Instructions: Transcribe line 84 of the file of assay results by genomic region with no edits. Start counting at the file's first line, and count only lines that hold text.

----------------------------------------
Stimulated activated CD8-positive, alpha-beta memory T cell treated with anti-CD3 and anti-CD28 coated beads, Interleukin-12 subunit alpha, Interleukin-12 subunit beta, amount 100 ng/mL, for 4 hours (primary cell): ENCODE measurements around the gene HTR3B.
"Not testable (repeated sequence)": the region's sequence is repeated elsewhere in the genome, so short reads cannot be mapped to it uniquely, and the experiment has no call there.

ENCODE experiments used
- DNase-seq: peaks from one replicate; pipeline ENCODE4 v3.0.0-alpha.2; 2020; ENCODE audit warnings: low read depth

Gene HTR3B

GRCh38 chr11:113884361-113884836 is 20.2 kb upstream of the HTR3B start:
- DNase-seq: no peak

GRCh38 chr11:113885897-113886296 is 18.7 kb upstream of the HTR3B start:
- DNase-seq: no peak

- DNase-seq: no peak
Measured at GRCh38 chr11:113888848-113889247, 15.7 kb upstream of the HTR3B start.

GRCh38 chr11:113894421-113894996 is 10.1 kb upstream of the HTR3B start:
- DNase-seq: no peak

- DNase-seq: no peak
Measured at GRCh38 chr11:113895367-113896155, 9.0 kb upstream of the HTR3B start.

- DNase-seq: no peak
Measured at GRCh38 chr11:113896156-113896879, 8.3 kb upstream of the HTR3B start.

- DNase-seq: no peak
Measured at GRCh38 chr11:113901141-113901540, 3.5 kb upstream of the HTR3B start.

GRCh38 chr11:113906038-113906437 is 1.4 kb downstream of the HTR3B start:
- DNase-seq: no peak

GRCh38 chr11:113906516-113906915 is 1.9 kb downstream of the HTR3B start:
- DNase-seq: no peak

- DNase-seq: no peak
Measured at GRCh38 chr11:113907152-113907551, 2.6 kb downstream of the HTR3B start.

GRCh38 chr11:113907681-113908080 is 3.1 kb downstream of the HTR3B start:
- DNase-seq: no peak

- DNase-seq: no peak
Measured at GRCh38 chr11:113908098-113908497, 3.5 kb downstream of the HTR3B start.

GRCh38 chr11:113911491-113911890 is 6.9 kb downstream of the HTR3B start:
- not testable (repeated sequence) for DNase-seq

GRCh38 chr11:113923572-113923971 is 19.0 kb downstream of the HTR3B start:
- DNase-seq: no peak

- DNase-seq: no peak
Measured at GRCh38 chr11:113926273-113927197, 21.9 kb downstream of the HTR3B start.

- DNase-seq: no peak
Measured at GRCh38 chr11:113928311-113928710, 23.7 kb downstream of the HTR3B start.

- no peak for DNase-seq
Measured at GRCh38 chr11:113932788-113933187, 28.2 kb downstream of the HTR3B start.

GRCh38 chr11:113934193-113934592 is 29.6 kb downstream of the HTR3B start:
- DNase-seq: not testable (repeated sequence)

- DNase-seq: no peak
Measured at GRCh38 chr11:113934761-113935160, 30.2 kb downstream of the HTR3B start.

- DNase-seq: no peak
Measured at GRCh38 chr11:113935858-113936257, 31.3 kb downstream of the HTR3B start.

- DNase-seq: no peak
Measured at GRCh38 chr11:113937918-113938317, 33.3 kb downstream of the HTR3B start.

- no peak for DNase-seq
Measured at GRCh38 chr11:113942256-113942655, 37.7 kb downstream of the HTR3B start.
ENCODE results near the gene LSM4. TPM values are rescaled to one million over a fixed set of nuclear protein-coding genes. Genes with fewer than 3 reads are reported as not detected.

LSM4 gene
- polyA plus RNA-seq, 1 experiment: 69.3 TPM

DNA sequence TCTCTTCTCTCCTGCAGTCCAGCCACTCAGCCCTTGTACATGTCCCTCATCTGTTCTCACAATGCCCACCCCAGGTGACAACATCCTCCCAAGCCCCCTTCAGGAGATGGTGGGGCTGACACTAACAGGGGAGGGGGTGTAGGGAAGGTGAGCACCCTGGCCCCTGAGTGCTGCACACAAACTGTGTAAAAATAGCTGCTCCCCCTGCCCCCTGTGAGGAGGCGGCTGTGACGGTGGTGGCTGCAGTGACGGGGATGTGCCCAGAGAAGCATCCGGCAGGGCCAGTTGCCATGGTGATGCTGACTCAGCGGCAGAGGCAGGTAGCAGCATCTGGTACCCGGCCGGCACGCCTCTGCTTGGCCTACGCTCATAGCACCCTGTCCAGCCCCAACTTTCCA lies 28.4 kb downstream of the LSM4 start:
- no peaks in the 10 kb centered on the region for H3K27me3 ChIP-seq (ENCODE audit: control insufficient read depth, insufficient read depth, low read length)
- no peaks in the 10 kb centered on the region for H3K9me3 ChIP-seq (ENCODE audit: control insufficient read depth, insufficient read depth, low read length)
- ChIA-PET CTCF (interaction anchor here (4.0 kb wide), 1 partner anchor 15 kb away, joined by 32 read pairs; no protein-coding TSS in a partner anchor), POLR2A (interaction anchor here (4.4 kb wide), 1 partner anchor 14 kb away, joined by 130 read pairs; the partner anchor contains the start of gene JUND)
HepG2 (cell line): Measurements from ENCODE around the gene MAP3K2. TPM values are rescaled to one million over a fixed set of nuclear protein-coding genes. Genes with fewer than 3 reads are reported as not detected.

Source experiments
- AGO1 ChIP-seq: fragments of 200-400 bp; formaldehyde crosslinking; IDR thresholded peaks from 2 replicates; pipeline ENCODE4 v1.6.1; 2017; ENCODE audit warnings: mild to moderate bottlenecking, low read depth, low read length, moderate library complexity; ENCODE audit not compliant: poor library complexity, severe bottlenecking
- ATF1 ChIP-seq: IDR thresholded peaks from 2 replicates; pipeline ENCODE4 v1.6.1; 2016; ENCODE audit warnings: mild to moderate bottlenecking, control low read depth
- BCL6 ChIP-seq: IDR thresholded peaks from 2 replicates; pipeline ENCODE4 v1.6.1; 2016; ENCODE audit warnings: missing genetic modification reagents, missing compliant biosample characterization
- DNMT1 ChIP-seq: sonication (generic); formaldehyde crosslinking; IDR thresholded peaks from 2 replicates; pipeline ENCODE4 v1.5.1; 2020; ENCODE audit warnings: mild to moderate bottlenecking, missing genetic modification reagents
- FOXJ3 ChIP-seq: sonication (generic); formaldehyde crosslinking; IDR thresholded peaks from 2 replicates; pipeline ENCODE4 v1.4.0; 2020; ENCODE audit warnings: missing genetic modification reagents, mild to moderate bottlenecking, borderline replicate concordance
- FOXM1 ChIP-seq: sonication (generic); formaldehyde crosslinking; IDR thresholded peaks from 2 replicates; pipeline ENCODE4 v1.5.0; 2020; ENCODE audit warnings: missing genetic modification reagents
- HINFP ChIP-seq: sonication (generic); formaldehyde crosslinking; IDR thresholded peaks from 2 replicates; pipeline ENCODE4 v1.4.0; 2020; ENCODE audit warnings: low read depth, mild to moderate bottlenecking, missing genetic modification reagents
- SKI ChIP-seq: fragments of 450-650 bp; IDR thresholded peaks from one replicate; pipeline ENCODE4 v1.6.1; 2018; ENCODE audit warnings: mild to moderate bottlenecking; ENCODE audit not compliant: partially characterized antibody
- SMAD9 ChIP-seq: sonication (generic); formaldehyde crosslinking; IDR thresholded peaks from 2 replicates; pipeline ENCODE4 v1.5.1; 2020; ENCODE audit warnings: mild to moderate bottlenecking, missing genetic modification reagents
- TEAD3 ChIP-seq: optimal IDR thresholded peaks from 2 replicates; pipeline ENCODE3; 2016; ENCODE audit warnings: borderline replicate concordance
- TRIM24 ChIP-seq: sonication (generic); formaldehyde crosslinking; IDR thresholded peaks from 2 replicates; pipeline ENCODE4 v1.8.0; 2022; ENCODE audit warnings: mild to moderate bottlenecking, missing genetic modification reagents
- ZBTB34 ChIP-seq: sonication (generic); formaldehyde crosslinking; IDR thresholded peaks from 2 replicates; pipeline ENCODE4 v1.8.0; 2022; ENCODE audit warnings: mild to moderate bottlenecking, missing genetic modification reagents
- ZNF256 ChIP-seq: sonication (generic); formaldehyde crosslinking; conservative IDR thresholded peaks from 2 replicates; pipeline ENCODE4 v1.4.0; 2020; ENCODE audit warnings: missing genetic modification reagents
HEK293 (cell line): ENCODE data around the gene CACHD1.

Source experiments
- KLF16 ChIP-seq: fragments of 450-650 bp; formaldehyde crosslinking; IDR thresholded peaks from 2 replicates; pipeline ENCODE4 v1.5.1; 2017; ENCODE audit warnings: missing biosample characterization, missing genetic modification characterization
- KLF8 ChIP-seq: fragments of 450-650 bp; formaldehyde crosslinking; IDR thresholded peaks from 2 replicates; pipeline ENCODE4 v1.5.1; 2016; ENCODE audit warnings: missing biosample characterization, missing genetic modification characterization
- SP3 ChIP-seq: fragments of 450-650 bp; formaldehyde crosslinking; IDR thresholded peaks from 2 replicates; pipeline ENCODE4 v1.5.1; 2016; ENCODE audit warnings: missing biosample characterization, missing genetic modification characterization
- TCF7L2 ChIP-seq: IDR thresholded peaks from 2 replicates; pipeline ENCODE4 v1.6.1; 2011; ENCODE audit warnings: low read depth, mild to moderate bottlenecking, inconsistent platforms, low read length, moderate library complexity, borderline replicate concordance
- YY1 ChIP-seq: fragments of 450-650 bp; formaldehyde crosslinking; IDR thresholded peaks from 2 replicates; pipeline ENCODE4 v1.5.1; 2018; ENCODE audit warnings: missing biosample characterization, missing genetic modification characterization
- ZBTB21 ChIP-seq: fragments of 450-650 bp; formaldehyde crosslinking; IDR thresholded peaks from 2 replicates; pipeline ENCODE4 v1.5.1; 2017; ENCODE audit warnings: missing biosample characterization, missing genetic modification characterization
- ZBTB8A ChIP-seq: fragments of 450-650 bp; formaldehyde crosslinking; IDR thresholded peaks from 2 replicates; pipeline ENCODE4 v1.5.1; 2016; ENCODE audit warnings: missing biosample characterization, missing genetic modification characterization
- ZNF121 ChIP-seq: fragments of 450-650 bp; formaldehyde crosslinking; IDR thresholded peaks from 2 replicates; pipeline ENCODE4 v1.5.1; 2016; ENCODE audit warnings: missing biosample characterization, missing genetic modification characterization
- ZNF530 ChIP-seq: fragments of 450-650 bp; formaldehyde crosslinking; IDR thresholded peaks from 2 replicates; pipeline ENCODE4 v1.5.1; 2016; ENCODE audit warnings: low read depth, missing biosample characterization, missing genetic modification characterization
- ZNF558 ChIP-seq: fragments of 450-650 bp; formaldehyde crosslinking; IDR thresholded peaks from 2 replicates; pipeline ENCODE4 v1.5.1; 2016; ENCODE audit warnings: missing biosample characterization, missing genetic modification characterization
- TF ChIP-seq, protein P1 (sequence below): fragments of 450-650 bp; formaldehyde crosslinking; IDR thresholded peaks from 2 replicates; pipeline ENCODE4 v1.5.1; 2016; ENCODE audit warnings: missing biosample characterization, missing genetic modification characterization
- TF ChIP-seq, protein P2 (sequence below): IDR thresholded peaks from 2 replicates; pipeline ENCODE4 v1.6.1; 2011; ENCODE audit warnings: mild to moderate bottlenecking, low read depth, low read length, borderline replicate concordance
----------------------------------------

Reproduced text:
- TF ChIP-seq, protein P1 (sequence below): fragments of 450-650 bp; formaldehyde crosslinking; IDR thresholded peaks from 2 replicates; pipeline ENCODE4 v1.5.1; 2016; ENCODE audit warnings: missing biosample characterization, missing genetic modification characterization